Speaking to friends back home, they are often very surprised to hear about Viet Nam’s explosive growth. China tends to dominate people’s thinking about Asian economies and frankly many have a very outmoded view of Viet Nam. Few appreciate that this beautiful country is one of Southeast Asia’s fastest growing consumer markets, and that rapid change is being driven by the expanding middle and affluent classes.
Far better informed is the luxury goods sector, which is showing itself increasingly keen to stake a claim to the Vietnamese market. These companies know the conditions exist for rapid expansion: stunning, sustained GDP growth; a young, well-educated population; rising living standards and discretionary spending sit alongside a general taste for conspicuous consumption that must have luxury goods firms taking urgent steps to ensure they do not miss out.
Evidence all around
Of course, no one living here could have missed the country’s growing appetite for luxury goods. The glittering glass frontage of the five-storey Takashimaya department store in HCM City is the perfect emblem of it, but high-end shopping facilities have been springing up there and in Ha Noi for several years (Da Nang is another hotspot). The booming retail sector has enjoyed double-digit growth and it is predicted that consumer spending will have swollen by 37 per cent between 2015 and 2020. At the same time, it is predicted that Viet Nam will be home to over 30,000 High Net Worth Individuals by 2025 – around two and a half times the number today. One can imagine those figures being eagerly pored over in boardrooms all over the world.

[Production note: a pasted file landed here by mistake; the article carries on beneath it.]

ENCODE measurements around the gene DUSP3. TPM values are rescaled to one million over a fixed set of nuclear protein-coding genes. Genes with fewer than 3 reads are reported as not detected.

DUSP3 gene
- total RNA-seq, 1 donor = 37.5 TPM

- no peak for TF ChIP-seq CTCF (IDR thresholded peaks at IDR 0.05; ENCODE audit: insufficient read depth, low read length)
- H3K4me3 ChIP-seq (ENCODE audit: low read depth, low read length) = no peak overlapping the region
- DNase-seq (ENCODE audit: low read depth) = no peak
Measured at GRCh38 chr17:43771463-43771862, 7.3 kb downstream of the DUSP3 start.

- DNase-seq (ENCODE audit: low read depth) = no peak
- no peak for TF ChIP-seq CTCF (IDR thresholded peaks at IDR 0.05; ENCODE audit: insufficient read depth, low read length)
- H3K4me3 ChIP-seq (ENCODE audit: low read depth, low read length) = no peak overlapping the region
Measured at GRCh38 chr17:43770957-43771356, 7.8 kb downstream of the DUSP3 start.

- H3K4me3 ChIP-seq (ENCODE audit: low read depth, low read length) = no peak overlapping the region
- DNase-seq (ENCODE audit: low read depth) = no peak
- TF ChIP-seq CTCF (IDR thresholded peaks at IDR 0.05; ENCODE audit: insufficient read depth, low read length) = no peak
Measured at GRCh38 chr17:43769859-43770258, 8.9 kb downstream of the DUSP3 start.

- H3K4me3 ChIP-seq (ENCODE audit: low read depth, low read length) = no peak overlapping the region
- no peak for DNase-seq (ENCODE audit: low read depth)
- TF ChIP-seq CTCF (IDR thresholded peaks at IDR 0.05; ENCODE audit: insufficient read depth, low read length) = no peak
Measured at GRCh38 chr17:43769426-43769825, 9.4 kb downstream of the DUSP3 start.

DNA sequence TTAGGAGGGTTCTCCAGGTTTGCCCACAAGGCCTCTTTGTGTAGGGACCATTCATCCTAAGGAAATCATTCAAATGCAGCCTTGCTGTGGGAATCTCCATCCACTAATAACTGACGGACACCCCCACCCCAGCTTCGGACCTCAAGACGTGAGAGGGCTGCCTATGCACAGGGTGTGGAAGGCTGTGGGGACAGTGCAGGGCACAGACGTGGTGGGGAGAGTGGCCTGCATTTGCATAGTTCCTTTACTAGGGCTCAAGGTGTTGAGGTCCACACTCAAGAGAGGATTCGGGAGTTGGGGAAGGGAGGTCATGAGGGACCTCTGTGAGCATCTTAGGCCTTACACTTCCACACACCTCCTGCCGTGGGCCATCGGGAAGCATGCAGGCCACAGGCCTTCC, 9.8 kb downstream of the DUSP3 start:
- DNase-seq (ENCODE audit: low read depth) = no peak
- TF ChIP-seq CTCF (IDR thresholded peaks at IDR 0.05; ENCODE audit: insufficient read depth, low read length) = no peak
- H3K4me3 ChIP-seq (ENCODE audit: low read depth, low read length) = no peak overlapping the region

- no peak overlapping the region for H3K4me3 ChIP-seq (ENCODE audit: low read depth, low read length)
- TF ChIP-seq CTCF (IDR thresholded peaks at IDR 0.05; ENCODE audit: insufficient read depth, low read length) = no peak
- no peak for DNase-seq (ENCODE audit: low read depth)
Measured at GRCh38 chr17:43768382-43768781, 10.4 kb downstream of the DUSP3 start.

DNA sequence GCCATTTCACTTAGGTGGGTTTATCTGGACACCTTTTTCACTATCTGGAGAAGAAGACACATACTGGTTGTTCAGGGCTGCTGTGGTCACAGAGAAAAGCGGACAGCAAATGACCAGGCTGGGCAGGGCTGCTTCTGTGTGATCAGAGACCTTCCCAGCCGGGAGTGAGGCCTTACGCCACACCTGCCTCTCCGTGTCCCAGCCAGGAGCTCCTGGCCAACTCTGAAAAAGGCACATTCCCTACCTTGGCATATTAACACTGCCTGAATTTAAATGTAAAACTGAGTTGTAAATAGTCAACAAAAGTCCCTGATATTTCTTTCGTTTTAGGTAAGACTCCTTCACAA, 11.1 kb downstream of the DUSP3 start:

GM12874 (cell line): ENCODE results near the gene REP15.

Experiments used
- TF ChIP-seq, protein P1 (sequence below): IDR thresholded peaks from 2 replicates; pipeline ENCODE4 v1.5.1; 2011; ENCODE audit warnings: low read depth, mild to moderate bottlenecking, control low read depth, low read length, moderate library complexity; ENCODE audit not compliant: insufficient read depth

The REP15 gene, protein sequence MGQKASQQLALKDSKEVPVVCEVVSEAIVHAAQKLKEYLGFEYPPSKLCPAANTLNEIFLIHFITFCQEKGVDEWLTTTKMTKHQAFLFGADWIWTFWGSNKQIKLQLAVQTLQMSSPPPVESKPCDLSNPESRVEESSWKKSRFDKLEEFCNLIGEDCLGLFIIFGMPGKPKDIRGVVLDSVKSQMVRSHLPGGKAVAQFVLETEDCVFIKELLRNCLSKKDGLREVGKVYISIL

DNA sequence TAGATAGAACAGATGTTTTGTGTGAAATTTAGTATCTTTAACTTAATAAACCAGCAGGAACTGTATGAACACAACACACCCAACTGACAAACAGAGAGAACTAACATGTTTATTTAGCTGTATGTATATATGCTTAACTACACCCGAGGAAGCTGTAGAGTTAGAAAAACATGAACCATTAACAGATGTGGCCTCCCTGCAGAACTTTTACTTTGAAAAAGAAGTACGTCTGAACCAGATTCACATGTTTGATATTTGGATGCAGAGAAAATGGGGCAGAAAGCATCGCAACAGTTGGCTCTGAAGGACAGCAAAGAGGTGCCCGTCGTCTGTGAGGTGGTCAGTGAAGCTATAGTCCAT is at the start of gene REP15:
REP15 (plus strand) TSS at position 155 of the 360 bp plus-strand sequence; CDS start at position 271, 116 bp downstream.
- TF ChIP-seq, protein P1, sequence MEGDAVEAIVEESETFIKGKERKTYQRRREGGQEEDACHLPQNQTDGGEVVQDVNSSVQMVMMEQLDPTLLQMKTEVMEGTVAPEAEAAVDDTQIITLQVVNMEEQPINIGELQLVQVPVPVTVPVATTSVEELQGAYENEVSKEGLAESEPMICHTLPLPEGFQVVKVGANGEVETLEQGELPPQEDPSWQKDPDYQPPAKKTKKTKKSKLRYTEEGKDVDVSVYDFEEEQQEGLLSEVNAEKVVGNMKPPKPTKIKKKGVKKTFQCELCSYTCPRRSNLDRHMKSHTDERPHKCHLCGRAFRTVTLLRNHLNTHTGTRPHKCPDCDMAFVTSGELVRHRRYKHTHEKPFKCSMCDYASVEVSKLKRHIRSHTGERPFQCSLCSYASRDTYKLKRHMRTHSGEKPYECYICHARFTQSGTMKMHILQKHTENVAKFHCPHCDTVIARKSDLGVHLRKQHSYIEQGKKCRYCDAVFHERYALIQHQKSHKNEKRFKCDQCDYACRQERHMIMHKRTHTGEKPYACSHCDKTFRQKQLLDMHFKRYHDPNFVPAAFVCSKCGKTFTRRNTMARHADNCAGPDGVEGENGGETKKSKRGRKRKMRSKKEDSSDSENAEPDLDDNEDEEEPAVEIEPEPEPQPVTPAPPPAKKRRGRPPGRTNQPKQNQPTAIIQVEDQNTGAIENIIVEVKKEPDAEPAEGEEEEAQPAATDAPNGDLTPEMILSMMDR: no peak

The opportunity is particularly compelling for European luxury goods firms, firstly because of the superior brand prestige these hold on the world stage; although the Vietnamese are spending more, they are still known to be responsible spenders who cherish quality.
Second, of course, is the EU-Viet Nam Free Trade Agreement (EVFTA), which is set to see most tariffs on EU goods removed in a decade or so. Many European brands have revived their fortunes off the back of Asian growth and Viet Nam is predicted to grow faster than both China and India. What’s more, research indicates that half of wealthy Vietnamese are set to increase their luxury goods consumption going forward. European prestige brands are understandably vying to plant their flags here to tap this demand.
Tourism provides another facet to the luxury goods story, as well as being a major part of the country’s growth generally. Viet Nam continues to fly high in the rankings of countries Western tourists most want to visit. One can imagine their delight to find the likes of Dolce & Gabbana - which has launched a flagship store in HCM City - offering high-end retail therapy as a break from their travels. We could see Viet Nam becoming a shopping destination as much as it is a place to delight in culture, scenery and food.
Of course, I take an interest in all this that goes way beyond fashion (and how high my future credit card bills might be!). As ever, what I see is the investment – and diversification - opportunity a luxury goods boom represents for my clients here. Investors can be wary of investing in foreign companies, but when these super-brands become something they can see, touch and enjoy themselves, their minds rapidly change.
Warren Buffet advises to only ever invest in things that you understand, and for those with their eyes open it will become abundantly clear which luxury goods companies have got their Vietnamese strategies right. Pay attention to the beribboned shopping bags you see carried about in our cities and which brands youngsters are clamouring for, and don’t be too late to capitalise on the luxury trend in your own investment portfolios. There’s never been a better excuse to go shopping! — VNS
* Brian Spence is managing partner of S&P Investments. He has over 35 years of experience in the UK financial services industry as an investment manager, financial planner and M&A specialist. He is a regular contributor to the UK financial press and has a deep understanding of the financial services community. Brian’s column will reflect on all the challenges and opportunities within the Vietnamese market, bringing a fresh perspective to today’s hottest issues. The columnist’s email address is firstname.lastname@example.org. The company website is www.sandpinvestments.com.